The cheese vector was easy to find. We immediately tried the dumbest, easiest first approach. We didn't even train the network ourselves, we just used one of Langosco et al.'s nets (the first and only net we looked at). If this is the amount of work it took to (mostly) stamp out cheese-seeking, then perhaps a simple approach can stamp out e.g. deception in sophisticated models.

  1. ^

    I generally think this work ( and the GPT-2 steering work ( are under-cited/-credited when it comes to the blossoming field of activation engineering, and want to call that out. Please cite this work when appropriate:

      title={Activation addition: Steering language models without optimization},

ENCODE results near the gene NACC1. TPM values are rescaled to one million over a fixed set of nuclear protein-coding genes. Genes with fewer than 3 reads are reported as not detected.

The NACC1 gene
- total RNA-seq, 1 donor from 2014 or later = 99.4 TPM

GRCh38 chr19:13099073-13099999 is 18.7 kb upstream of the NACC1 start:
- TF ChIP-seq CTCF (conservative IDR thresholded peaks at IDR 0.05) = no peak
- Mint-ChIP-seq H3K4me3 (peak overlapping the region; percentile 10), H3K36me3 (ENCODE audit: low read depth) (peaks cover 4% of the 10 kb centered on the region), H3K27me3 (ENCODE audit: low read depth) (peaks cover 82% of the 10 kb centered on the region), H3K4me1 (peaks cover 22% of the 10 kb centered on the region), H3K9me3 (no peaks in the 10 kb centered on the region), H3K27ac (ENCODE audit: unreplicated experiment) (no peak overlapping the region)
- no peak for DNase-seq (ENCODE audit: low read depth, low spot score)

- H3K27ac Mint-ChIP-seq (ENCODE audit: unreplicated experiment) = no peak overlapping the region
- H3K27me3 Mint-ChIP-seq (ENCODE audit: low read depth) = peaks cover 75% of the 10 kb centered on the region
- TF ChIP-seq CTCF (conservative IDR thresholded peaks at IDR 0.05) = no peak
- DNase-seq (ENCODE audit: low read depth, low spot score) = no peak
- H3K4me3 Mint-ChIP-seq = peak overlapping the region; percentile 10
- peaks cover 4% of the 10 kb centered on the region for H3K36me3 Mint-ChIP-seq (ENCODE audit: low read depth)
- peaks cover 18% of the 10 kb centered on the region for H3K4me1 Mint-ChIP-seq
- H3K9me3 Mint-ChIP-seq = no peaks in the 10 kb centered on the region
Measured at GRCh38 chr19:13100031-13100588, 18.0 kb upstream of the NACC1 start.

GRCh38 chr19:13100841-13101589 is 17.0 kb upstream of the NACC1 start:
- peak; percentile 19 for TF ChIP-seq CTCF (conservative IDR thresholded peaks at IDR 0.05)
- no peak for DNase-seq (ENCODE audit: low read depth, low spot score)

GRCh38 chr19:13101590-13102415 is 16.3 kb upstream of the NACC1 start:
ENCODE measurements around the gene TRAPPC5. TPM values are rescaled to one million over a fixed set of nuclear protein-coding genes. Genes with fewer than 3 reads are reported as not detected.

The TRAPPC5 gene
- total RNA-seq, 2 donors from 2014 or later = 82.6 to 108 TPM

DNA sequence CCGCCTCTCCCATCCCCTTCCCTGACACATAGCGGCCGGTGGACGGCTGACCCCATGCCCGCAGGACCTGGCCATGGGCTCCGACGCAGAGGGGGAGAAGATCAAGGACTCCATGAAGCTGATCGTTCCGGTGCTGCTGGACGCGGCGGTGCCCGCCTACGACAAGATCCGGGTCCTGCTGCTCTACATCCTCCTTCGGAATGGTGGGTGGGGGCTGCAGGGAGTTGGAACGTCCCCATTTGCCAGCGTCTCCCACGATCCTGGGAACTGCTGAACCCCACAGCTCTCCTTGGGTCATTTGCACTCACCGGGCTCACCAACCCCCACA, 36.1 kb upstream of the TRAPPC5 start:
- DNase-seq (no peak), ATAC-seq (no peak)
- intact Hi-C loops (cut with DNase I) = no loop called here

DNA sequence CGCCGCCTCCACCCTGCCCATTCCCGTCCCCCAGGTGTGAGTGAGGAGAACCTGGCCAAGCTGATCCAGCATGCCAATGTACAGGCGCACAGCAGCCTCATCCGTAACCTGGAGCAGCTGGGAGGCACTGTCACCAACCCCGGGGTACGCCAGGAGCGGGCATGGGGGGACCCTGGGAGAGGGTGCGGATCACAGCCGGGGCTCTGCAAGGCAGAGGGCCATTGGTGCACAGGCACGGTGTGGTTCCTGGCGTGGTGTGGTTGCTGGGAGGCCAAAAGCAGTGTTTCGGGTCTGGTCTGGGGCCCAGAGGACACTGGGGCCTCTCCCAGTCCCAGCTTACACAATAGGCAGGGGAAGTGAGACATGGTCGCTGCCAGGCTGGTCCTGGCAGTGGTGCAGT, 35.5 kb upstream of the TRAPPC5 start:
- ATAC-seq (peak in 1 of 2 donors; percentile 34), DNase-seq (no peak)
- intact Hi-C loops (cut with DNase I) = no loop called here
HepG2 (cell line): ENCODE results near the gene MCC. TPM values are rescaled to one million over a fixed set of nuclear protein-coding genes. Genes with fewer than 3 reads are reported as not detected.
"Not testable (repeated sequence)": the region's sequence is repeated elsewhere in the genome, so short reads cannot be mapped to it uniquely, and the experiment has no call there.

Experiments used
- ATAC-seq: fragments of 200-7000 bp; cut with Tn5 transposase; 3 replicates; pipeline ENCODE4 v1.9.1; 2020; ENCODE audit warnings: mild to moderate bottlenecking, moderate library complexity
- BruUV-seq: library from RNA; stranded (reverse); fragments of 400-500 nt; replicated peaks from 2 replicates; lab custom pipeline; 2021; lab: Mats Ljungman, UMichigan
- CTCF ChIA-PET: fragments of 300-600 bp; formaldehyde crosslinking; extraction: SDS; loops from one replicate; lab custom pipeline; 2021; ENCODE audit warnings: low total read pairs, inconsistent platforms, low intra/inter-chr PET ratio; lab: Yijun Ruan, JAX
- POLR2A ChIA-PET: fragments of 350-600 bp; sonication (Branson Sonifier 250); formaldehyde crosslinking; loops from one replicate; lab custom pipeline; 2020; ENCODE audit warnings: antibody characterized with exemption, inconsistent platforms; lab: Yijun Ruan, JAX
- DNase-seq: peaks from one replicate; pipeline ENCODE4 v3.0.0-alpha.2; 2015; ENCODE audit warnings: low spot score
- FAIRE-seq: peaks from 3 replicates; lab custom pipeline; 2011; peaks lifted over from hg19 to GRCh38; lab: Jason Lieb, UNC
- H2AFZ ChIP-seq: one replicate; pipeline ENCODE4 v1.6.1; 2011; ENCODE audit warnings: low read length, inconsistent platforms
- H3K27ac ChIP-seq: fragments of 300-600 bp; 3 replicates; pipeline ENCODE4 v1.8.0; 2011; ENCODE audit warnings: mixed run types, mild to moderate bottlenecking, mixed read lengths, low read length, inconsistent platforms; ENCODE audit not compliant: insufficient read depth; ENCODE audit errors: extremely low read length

author={Turner, Alex and Thiergart, Lisa and Udell, David and Leech, Gavin and Mini, Ulisse and MacDiarmid, Monte},
      journal={arXiv preprint arXiv:2308.10248},
      title={Understanding and Controlling a Maze-Solving Policy Network},
      author={Mini, Ulisse and Grietzer, Peli and Sharma, Mrinank and Meek, Austin and MacDiarmid, Monte and Turner, Alexander Matt},
      journal={arXiv preprint arXiv:2310.08043},

I updated some from this, thanks. My interpretation is that goal-directed shards can be activated even by a context where the AI is expected to do stuff (eg a company assistant).

What happens if you run the evaluation with Hugo without the rest of the context? Does it still strategize?

In experiment C we find that the model strategically refuses evaluation tasks, with refusal rates increasing as negative consequences from displaying capable performance are implied to be larger.